The adventurer – who last year rode around the world in less than 80 days for a new Guinness World Record – was at Torkington Primary School in Stockport, Cheshire today to launch this year’s Sustrans Big Pedal.

He was joined by more than 240 pupils on bikes and scooters, called for air quality near schools to be improved after a separate YouGov survey, conducted on behalf of Sustrans, found that more than two-fifths (43 per cent) of the 1,000 children aged 6-15 polled were concerned about levels of pollution near their schools.

Beaumont said: “We need to encourage more children and parents to walk, scoot or cycle to school by shouting about the benefits of travelling actively for shorter journeys.

“Fewer cars around school gates will play a significant role in reducing congestion and improving the quality of the air we breathe.”

Xavier Brice, CEO of Sustrans, appealed to the government to do more to improve the quality of air, especially near schools.

“We’re in the midst of an air quality crisis,” he said. “This survey demonstrates for the first time that children are aware and concerned about poor air quality.

“We wanted to hear their views on the matter, as they are some of the most susceptible to the adverse effects of air pollution, which can lead to poor lung and brain development and asthma if exposed for long periods of time at a young age.”

He emphasised that one of the easiest ways that could be done is by reducing the number of cars on the school run and encourage children to walk, cycle or scoot instead.

“The UK Government needs to show leadership by helping local authorities fund and deliver better cycling and walking infrastructure so that every child is able to travel on foot or by bike to school in safety and with confidence,” he added.

“Failure to act now on high levels of air pollution has the potential to have a detrimental impact on children’s health.”

Simon joined as news editor in 2009 and is now the site’s community editor, acting as a link between the team producing the content and our readers. A law and languages graduate, published translator and former retail analyst, he has reported on issues as diverse as cycling-related court cases, anti-doping investigations, the latest developments in the bike industry and the sport’s biggest races. Now back in London full-time after 15 years living in Oxford and Cambridge, he loves cycling along the Thames but misses having his former riding buddy, Elodie the miniature schnauzer, in the basket in front of him.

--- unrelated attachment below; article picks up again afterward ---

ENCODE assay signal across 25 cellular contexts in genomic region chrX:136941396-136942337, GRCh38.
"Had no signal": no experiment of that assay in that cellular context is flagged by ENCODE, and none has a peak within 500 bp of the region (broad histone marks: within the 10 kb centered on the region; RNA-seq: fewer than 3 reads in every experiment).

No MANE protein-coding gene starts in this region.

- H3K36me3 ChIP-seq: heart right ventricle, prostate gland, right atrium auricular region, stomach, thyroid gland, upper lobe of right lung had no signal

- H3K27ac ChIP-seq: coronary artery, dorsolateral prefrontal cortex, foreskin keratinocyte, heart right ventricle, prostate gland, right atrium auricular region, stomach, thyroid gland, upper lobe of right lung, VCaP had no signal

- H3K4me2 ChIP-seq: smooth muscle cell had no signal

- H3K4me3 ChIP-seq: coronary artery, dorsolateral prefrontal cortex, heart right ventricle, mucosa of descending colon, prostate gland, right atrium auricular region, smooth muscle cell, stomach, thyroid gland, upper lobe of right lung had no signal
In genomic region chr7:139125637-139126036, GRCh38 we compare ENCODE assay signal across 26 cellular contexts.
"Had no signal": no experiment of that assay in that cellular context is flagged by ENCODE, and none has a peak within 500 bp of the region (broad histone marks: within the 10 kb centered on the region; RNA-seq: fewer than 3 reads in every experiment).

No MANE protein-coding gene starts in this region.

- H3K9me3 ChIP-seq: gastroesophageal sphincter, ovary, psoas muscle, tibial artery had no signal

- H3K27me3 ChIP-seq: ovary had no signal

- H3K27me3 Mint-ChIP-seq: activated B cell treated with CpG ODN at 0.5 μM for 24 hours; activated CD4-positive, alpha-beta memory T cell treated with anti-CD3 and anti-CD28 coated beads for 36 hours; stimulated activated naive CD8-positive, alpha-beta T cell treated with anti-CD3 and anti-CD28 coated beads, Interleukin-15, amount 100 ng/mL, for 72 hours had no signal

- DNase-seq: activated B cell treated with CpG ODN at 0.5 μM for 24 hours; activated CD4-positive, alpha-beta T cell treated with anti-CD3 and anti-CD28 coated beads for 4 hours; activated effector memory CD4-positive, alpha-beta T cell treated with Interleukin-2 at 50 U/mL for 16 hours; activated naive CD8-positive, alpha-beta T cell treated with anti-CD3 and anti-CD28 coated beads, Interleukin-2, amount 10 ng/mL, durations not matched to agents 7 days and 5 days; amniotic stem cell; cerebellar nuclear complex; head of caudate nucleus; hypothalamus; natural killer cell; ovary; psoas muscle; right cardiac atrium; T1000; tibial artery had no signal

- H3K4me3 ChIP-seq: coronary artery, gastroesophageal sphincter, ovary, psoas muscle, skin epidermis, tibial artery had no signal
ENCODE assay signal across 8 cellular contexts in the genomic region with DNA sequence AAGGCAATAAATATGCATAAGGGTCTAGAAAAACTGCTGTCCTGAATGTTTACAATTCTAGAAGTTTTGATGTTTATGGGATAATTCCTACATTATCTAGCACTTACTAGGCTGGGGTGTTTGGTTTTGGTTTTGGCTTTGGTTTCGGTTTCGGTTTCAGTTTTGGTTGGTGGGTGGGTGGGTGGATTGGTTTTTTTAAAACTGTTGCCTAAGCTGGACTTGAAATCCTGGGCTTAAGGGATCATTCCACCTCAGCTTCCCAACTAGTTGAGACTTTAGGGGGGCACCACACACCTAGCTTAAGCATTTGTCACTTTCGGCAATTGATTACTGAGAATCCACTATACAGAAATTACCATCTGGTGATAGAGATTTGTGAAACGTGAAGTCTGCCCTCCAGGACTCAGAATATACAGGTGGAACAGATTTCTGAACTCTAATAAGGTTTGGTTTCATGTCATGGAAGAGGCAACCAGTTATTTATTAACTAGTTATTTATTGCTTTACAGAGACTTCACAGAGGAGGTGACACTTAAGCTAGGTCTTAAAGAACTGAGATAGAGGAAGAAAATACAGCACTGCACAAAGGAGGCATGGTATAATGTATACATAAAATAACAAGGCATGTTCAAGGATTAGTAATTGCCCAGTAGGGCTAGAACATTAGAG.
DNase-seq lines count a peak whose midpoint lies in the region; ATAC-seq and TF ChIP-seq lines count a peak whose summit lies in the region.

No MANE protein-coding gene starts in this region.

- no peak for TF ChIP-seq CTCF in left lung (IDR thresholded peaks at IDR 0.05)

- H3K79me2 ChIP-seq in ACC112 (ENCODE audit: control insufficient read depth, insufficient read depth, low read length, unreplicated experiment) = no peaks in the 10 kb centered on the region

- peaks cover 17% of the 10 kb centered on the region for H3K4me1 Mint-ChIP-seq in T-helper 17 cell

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don simon fbpe | 5 years ago

You only need to be on the roads to see how much unecessary traffic is out there on the school run. There would be no need to invest in a cycling infrastructure on days where the school run traffic isn't there. It's a huge irony.

hawkinspeter | 5 years ago

@PilotPete - it's almost ridiculous how cost effective it is to improve cycle infrastructure. The return on investment makes it a no-brainer and yet both Conservatives and Labour don't seem to care or understand this.

Pilot Pete | 5 years ago

My wife (Deputy Mayor in our town) and I have been campaigning locally to improve cycling infrastructure to encourage the uptake of cycling. With 4500 school kids in our town, if we can get just 100 of them cycling to school rather than being driven that would save up to 52,000 car journeys in our town per year! Here is the sum to demonstrate it;